Mum reveals heartbreak, challenges of premature birth
CARMITA Valverde had to wait two days to hold her fourth child for the first time.
Little Mila was born prematurely at 33 weeks and two days in June, weighing just 2.37kg.
After crashing her car close to home in November, a week later she found out she was expecting.
"That caused a bit of a complicated pregnancy," Ms Valverde said.
"At about 28 weeks, I went into premature labour for the first time. I had steroid shots and a whole heap of medication to try and stop labour."
Then again, at 33 weeks, she presented back to the Mater Hospital in Brisbane where she ended up delivering by caesarean.
Not being able to immediately hold her newborn close and having to watch her through glass hooked up to wires and monitors just added to the pain for the 28-year-old.
"With my other children I had them and they were placed on me straight away and we got to have that instant bond, that instant connection," she said.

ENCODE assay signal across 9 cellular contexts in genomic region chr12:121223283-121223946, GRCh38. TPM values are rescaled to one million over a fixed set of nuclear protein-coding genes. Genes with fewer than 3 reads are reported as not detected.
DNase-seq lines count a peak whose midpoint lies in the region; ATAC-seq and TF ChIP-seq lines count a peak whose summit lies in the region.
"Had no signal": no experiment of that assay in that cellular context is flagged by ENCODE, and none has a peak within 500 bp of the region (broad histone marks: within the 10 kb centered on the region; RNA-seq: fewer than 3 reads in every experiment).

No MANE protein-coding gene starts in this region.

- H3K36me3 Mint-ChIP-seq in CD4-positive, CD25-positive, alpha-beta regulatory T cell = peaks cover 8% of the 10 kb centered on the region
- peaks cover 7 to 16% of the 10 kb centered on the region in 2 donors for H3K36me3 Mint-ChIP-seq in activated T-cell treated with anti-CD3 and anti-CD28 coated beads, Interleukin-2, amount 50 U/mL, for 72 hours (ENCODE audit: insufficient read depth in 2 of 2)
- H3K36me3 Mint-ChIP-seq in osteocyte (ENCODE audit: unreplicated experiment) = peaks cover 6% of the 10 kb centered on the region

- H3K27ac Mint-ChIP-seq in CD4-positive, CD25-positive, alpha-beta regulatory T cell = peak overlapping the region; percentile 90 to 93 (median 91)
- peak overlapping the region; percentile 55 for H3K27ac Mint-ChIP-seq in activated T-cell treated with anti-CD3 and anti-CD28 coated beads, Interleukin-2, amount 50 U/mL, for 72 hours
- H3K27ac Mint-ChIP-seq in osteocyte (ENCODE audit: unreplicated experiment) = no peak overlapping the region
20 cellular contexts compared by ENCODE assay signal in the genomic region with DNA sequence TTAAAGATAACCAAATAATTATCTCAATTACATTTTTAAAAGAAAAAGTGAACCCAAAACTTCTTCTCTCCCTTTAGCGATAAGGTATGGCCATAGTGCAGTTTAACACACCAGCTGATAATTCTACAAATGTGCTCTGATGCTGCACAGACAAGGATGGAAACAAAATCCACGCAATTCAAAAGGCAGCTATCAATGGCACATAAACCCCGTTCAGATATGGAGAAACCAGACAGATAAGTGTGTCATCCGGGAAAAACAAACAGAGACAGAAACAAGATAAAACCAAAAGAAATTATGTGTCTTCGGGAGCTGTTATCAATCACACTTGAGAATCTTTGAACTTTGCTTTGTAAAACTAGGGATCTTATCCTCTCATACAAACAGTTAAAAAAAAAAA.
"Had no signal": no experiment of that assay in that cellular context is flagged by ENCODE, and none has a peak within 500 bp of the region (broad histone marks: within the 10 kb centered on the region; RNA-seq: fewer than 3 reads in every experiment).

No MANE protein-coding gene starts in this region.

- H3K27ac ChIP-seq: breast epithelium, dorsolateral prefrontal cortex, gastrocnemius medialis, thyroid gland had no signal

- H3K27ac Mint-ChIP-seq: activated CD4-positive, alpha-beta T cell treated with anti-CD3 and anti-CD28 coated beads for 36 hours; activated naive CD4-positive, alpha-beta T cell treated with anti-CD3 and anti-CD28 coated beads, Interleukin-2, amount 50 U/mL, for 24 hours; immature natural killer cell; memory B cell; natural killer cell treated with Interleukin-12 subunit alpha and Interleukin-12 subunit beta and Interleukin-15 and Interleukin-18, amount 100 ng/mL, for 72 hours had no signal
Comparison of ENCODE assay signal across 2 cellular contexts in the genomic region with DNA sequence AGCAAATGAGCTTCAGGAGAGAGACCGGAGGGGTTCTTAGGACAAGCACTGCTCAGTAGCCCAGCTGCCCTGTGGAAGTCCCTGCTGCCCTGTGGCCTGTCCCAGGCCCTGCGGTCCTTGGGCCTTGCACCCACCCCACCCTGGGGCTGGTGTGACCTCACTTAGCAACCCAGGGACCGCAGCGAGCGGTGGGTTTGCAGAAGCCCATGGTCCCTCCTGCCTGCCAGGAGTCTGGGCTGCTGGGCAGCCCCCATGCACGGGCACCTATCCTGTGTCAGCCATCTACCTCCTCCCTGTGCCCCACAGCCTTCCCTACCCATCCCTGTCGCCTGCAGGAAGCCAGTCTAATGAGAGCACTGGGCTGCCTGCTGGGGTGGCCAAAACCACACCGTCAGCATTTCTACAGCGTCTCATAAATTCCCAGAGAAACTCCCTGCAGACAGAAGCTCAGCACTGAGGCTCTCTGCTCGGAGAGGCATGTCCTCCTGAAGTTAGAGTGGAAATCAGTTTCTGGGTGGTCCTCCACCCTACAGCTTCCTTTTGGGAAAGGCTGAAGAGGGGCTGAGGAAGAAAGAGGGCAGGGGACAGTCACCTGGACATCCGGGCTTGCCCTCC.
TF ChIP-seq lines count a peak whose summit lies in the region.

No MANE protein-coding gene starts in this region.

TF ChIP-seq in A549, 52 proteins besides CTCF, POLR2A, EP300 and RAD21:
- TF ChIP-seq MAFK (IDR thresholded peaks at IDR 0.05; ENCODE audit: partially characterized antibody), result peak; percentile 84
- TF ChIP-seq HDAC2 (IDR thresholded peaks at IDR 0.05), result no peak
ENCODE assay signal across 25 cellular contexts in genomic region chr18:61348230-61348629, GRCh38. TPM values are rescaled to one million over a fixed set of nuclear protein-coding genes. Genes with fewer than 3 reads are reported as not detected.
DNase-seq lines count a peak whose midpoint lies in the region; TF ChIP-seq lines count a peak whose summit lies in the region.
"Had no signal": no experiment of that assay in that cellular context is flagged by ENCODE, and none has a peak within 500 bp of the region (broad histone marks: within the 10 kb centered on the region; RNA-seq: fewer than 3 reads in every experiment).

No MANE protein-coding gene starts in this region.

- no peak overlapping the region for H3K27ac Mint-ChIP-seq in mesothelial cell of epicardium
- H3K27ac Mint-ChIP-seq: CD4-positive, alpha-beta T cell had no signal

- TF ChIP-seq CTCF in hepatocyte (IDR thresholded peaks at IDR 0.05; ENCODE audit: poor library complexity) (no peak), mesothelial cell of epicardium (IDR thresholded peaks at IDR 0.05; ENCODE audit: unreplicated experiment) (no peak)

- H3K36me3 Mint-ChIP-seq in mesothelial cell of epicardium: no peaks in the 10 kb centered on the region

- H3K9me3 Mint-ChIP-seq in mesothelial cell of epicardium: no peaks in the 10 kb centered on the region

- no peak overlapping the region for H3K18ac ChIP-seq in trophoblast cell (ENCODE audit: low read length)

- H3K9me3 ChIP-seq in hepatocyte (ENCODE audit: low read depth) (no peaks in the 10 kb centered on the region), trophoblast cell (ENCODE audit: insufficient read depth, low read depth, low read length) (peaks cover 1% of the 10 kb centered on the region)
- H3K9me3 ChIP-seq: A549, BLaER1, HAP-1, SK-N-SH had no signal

"I felt I was a bit robbed of that but we have made up for it."
Mila lost more than 13 per cent of her body weight in the first week of life and spent 16 days in the special care unit before Ms Valverde and partner Jackson could take her home to Bellbird Park in mid-July.
"We became very anxious and, like germophobes, not wanting to take her out anywhere," she said.
"We did our best to keep her home and away from everyone but she still got sick. She contracted (respiratory syncytial virus).
"She was admitted to hospital for a few days but since then she's been doing really good. She's eating well, putting on weight and meeting all her milestones."
The bub, who weighs 5.67kg, is well looked after by siblings Gabriella, Tatiana and Tamaki.
The family will join others from across Australia in taking part in the Walk For Prems 2019 in support of the 48,000 premature or sick babies born every year.
It will be held in Brisbane on October 27 at 9am. Register by visiting www.walkforprems.org.au.